David DiSalvo

Neuronarrative

Dementia

Why It Pays Brain Dividends to Stay Fit in Middle Age

Research shows that staying fit in middle age may reduce dementia risk later.

Posted Jun 30, 2018

Monkey Business Images/Shutterstock
Source: Monkey Business Images/Shutterstock

A high level of physical fitness in middle age may significantly decrease a woman’s risk of developing dementia by up to 90 percent compared to a moderate or low level of fitness, suggests a new study.

This was a small study with a few limitations (which we’ll discuss in a moment), but the findings are noteworthy as reinforcement of what we’re learning from multiple studies: Physical fitness is generally linked to improved brain health, even to the degree of providing some protection against the debilitating effects of dementia.

The study spanned more than four decades, beginning in 1968 with a bike exercise test measuring peak cardiovascular activity. Of the 191 women who took the test, 40 achieved the status of “highly fit,” 92 met criteria for moderate fitness, and 59 fell into the low fitness category (the test was stopped on a few occasions for low-fitness participants who developed chest pain or high blood pressure). The average age of the participants was 50.

The women were tested for dementia six times over the span of 44 years, starting in 1974 and concluding in 2009. During that time, 23 percent of the group developed dementia (44 women total), with a percentage breakout that looked like this:

High-fitness participants: 5 percent

Moderate-fitness participants: 25 percent

Low-fitness participants: 32 percent

Unable to finish test: 45 percent

The dementia risk difference between the high-fitness and moderate-fitness groups was 88 percent. In addition, among the high-fitness women who did develop dementia, the onset of the disease was an average of 9.5 years later than onset for women in the moderate-fitness group.

All of which is notable even for a small study, albeit one with the advantage of evaluating dementia risk over time. The study also took into account socioeconomic, lifestyle, and medical factors that may have influenced the results.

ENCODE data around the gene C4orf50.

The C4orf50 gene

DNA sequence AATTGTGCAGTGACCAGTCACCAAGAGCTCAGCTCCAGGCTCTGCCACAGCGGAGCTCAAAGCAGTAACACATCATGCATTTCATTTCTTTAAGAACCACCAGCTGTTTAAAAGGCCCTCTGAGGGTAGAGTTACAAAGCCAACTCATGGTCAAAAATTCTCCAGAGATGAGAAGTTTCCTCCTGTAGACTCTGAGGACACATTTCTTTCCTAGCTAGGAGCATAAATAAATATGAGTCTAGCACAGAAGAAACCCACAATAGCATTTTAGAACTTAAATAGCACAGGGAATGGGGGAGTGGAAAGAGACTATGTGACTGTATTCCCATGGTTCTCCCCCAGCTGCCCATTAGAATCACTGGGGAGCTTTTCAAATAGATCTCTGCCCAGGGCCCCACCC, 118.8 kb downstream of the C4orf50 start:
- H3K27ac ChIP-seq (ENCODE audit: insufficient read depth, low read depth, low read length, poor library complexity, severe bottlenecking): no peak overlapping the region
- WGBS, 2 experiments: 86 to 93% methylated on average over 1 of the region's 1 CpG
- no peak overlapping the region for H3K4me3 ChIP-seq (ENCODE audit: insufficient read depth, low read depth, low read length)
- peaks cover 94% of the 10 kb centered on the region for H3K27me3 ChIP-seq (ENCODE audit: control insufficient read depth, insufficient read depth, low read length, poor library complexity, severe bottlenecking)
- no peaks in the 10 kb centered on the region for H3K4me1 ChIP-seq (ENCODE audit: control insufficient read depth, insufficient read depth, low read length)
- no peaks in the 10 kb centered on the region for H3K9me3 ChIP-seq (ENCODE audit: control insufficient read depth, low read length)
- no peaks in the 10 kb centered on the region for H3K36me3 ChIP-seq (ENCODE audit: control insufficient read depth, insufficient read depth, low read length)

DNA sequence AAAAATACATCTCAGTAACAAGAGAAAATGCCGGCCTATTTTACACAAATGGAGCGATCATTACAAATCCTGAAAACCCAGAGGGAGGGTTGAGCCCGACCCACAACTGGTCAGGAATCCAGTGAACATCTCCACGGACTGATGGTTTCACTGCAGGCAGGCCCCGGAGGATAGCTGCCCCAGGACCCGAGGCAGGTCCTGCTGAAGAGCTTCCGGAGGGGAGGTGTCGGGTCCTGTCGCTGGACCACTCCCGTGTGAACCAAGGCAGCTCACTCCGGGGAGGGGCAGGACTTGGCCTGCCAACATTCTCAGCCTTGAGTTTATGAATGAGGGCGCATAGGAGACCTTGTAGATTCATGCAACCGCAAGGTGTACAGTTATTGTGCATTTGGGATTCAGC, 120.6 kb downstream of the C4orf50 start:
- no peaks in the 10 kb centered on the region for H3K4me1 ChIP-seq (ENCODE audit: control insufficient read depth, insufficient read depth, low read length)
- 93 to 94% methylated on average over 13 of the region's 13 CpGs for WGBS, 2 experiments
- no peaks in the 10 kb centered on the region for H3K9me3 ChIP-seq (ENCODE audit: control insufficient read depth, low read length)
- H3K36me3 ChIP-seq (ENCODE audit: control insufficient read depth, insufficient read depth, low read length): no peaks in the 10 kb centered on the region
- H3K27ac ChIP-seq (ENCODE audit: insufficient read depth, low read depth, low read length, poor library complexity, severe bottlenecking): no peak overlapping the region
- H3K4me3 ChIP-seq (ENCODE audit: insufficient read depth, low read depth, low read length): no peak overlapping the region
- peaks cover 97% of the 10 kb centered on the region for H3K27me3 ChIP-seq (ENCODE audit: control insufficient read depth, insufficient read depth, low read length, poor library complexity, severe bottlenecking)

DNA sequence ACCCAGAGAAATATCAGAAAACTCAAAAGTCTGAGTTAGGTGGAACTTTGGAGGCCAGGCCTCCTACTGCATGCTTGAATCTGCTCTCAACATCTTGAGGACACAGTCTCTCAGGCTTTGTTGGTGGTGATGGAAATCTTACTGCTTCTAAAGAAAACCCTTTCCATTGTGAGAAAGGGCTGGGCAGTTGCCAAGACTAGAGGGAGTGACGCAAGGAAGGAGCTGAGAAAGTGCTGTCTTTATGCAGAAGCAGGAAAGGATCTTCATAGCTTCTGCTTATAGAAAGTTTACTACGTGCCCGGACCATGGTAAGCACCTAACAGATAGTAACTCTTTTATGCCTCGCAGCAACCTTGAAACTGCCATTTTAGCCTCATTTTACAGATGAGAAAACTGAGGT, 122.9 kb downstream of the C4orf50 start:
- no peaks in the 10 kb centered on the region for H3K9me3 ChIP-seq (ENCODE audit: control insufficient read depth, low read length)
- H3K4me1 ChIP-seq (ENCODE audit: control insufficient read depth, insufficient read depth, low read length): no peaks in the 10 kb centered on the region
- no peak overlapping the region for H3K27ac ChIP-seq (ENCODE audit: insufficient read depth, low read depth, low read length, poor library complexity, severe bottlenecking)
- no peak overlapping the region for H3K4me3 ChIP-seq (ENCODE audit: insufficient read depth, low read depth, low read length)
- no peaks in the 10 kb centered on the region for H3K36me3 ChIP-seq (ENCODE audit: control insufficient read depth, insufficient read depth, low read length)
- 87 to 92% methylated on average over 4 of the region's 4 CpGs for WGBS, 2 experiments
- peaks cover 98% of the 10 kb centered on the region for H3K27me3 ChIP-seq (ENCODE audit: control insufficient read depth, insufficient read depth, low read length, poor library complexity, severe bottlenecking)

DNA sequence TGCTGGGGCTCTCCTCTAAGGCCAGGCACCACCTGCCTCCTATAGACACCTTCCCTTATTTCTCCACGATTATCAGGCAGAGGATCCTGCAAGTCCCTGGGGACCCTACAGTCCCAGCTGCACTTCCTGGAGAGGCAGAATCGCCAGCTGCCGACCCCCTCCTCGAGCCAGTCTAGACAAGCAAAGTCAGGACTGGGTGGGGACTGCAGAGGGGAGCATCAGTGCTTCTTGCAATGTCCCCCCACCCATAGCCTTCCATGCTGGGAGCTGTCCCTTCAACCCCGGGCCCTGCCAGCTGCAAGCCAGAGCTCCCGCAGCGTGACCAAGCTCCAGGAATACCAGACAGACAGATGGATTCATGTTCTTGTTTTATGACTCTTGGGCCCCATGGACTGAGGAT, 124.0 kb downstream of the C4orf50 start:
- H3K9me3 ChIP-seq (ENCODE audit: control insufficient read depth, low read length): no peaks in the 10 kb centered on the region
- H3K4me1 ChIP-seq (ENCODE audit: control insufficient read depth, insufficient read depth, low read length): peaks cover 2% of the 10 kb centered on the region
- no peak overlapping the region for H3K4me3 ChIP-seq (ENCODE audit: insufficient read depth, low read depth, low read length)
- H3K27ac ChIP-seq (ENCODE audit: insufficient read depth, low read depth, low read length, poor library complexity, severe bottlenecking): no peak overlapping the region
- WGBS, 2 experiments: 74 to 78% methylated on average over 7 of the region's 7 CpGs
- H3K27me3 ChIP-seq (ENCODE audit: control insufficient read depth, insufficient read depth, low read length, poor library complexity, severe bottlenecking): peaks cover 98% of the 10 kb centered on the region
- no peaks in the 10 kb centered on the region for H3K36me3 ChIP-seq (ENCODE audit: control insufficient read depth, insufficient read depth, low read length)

“[The results] indicate that negative cardiovascular processes may be happening in midlife that could increase the risk of dementia much later in life," said lead study author Helena Hörder, Ph.D.

Now for the study's limitations. First, the participants’ fitness levels were tested only once, so anything that may have gone wrong for them that day (didn’t sleep well the night before, not feeling well, etc.) counted against them. Likewise, an especially positive test result that single day may not have adequately indicated a true fitness level. At least a handful of fitness tests over time, perhaps a week or two, would have been more reliable. Also, all of the women in this study were from Sweden, so factors ranging from genetics to lifestyle must be considered in the results.

But as we’re seeing from other studies on this topic, these results aren’t alone. They line up well with an emerging theme: Staying physically fit strongly correlates with improved brain health.

"These findings are exciting, because it's possible that improving people's cardiovascular fitness in middle age could delay or even prevent them from developing dementia," Hörder said.

A comparable study that also tracks cardiovascular disease, along with dementia risk, would contribute much to the discussion, because then we’d have more evidence that what’s good for the heart in terms of fitness is also good for the brain.

The latest study was published in the journal Neurology.

© David DiSalvo